Make us your home page

The big change: Can Florida grow internally, rely less on newcomers?

One of the deans of the Florida economy held court Friday, forecasting a slowly improving business scene while predicting the Sunshine State will enter an era based more on internal growth and less on recruiting new people from afar.

"In the 1970s, Florida had very few Fortune 500 companies," said Mark Vitner, Wells Fargo senior economist in Charlotte, N.C., who has analyzed Florida ever since the 1980s as a junior economist at Barnett Banks in Jacksonville.

"Now we have many more sizable businesses headquartered or operating in Florida. So more growth should be starting to happen internally here," Vitner said in a 90-minute conference call dedicated to Florida's economic outlook.

One of those internal growth engines in Florida is the life sciences cluster. The industry got its substantive start here when former Gov. Jeb Bush assembled half a billion dollars and secretly recruited California biotech giant Scripps Research to open a research facility on Florida's east coast.

That bold (and expensive) act sparked other big-name biotech organizations — from the Max Planck Institute and Torrey Pines Institute for Molecular Studies to Sanford Burnham Medical Research Institute — to expand to Florida.

All that life science activity and the huge recruitment sums have generated few new jobs, Vitner concedes. But he thinks that will soon change. He credits the high caliber of the biotech organizations here for reaching a tipping point that will produce new and better-paying jobs. Internally.

"Life sciences is what everybody's shooting for, and there is a lot of hype," Vitner said.

"It is real in Florida."

If Florida can grow more internally, the state may one day be able to shuck its unfortunate nickname: the Ponzi State. The state was so dubbed for its historical dependence on the wealth of newly arriving people to sustain the costs of the ones already here. "Ponzi State" headlined a 2009 New Yorker magazine story by George Packer (who credits USF history professor Gary Mormino for the Ponzi reference).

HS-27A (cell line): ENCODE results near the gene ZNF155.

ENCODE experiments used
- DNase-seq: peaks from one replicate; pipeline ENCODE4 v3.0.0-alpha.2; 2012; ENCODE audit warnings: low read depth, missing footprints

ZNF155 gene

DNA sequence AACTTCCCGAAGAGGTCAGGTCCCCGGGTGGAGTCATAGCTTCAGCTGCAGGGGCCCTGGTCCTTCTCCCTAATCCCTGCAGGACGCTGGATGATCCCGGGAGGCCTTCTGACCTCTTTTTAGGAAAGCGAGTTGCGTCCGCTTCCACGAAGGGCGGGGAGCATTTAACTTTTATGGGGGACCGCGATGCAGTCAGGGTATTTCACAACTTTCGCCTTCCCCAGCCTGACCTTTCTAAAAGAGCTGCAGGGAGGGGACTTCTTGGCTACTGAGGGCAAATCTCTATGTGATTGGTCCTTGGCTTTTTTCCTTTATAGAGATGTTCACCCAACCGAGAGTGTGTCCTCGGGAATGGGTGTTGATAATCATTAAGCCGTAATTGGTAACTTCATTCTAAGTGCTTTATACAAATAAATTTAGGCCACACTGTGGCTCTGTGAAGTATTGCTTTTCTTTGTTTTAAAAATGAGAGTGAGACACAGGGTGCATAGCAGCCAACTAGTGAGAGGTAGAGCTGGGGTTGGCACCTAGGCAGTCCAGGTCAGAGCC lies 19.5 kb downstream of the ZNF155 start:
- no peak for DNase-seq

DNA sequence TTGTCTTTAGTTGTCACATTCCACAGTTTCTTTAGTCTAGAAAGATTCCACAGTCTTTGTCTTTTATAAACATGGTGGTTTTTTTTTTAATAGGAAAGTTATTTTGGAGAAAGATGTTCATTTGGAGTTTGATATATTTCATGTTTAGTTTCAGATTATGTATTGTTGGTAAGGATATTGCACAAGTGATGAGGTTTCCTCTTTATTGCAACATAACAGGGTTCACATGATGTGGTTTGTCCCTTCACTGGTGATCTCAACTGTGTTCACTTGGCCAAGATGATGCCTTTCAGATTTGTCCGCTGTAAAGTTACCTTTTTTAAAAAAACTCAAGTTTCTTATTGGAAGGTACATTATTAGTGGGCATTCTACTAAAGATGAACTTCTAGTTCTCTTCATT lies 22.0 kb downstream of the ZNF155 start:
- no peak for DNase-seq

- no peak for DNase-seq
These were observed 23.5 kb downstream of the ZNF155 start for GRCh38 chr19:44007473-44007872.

The state missed an earlier opportunity to grow internally in the 1980s when IBM developed the personal computer in Boca Raton. Rather than leverage that event, Florida ignored the possibilities and lost them.

Now Florida is fighting to save some of the engineering skills on its Space Coast, as NASA shrinks and private sector space businesses emerge. While the role of Florida in the future space business remains unclear, Vitner says the state is doing all it can.

The economist also identified geographic winners and losers in the coming recovery. Cities like Sebastian (on the East Coast), Naples, Tampa and Miami are on the mend, while Punta Gorda, Daytona and Pensacola are laggards.

Vitner likes what he sees in coastal southwest Florida. When the housing bubble sent area home prices soaring, Midwesterners who had served as prime buyers for that part of the state got priced out of the market.

Not anymore.

"Some people recognize Florida is a bargain again," Vitner says. People are buying housing here and can even do so now without the need to sell their own homes.

So what is Florida's biggest change ahead? Responds Vitner: "We will be less dependent on growth itself."

Contact Robert Trigaux at

The big change: Can Florida grow internally, rely less on newcomers? 05/25/12 [Last modified: Friday, May 25, 2012 11:13pm]
Photo reprints | Article reprints

© 2017 Tampa Bay Times


Join the discussion: Click to view comments, add yours

  1. Federal agencies demand records from SeaWorld theme park


    ORLANDO — Two federal agencies are reportedly demanding financial records from SeaWorld.

    Killer whales Ikaika and Corky participate in behaviors commonly done in the wild during SeaWorld's Killer Whale educational presentation in this photo from Jan. 9. SeaWorld has been subpoenaed by two federal agencies for comments that executives and the company made in August 2014 about the impact from the "Blackfish" documentary. 
[Nelvin C. Cepeda/San Diego Union-Tribune/TNS]
  2. Legalized medical marijuana signed into law by Rick Scott

    State Roundup

    TALLAHASSEE — Gov. Rick Scott on Friday signed into law a broader medical marijuana system for the state, following through on a promise he made earlier this month.

    Gov. Rick Scott signed legislation on Friday that legalizes medical marijuana in Florida.
  3. Line of moms welcome Once Upon A Child to Carrollwood


    CARROLLWOOD — Strollers of all shapes and sizes are lined up in front of the store, and inside, there are racks of children's clothing in every color of the rainbow.

    At Once Upon A Child, you often as many baby strollers outside as you find baby furniture and accessories. It recently opened this location in Carrollwood. Photo by Danielle Hauser
  4. Pastries N Chaat brings North India cuisine to North Tampa


    TAMPA — Pastries N Chaat, a new restaurant offering Indian street food, opened this week near the University of South Florida.

    The menu at Pastries N Chaat includes a large variety of Biriyani, an entree owners say is beloved by millions. Photo courtesy of Pastries N Chaat.
  5. 'Garbage juice' seen as threat to drinking water in Florida Panhandle county


    To Waste Management, the nation's largest handler of garbage, the liquid that winds up at the bottom of a landfill is called "leachate," and it can safely be disposed of in a well that's 4,200 feet deep.

    Three samples that were displayed by Jackson County NAACP President Ronstance Pittman at a public meeting on Waste Management's deep well injection proposal. The sample on the left is full of leachate from the Jackson County landfill, the stuff that would be injected into the well. The sample on the right shows leachate after it's been treated at a wastewater treatment plant. The one in the middle is tap water.